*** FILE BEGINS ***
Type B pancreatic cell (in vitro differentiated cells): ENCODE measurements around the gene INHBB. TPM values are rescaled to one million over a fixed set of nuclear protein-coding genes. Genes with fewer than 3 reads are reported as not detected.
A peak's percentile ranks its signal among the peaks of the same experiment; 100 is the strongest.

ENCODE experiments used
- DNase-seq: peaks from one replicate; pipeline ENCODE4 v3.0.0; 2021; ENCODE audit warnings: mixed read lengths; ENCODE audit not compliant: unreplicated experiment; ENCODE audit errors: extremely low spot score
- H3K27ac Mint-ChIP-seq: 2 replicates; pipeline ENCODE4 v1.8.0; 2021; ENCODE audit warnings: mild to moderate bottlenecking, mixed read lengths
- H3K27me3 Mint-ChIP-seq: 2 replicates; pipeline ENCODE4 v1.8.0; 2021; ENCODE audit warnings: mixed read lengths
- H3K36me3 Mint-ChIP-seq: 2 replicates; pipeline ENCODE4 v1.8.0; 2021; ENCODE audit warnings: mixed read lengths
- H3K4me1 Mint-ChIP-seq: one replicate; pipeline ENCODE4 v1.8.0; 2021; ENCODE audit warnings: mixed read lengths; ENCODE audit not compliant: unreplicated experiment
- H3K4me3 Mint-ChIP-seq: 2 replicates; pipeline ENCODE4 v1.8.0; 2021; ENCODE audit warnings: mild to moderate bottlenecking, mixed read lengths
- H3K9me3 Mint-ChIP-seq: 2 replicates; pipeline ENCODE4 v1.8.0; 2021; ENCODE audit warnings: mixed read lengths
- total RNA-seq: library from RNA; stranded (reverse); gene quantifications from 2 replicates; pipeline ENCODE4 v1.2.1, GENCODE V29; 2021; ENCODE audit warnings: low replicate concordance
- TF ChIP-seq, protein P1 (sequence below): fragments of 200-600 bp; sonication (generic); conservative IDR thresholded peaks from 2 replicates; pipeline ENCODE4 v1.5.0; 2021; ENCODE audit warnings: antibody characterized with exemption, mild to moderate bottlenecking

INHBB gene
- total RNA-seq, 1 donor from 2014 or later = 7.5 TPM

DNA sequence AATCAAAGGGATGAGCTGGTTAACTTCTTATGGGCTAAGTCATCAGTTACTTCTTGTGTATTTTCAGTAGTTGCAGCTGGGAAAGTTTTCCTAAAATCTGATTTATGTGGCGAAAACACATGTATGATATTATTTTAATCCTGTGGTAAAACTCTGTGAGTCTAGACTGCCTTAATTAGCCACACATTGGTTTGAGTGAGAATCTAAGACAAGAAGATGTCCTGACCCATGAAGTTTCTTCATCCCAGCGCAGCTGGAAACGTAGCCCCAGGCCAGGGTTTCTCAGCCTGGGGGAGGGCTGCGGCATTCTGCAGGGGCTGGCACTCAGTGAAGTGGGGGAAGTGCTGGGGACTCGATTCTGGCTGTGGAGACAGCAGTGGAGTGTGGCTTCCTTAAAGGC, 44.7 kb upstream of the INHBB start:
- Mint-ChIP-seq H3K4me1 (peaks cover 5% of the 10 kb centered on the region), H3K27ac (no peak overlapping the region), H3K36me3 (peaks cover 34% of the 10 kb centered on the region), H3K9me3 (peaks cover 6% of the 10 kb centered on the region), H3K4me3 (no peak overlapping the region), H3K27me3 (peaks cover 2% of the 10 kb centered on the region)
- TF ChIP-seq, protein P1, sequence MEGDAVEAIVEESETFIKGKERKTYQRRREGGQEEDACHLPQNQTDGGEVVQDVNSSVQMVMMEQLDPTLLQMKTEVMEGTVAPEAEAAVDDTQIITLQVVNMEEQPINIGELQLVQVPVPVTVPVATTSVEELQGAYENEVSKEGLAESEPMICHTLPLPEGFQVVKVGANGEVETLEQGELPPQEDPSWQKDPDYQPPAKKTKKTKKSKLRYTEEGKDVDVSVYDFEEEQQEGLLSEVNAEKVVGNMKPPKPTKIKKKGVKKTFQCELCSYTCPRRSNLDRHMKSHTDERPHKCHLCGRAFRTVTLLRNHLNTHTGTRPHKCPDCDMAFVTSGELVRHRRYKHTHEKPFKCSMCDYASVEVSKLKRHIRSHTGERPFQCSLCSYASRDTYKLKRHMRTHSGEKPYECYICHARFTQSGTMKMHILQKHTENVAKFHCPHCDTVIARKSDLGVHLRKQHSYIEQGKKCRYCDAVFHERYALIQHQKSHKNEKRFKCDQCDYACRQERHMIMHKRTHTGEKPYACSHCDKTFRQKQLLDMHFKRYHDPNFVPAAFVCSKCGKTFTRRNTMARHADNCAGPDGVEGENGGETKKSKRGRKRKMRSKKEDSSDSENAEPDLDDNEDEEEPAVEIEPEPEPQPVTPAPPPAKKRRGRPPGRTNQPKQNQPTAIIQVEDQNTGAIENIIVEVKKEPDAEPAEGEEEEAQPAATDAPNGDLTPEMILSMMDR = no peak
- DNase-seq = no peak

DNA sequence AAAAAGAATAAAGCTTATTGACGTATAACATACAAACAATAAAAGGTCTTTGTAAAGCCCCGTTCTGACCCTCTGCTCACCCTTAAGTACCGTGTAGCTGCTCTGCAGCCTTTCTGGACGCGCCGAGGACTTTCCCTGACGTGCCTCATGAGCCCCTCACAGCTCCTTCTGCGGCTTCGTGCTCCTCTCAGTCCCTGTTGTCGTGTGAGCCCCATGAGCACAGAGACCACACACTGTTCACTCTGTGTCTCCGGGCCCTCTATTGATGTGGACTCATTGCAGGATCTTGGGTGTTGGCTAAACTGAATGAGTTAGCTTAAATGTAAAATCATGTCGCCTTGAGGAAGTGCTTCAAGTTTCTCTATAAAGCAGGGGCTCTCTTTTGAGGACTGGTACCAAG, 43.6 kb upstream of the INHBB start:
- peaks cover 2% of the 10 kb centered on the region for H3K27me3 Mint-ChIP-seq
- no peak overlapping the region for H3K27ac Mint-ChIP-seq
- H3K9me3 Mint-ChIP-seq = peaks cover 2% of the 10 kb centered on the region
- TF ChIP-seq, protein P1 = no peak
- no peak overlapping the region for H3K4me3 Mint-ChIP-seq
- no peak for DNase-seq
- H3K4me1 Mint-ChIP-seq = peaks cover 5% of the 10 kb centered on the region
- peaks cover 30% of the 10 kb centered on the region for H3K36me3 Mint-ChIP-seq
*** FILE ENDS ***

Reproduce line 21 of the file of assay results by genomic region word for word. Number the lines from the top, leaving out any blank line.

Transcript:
- no peak overlapping the region for H3K27ac Mint-ChIP-seq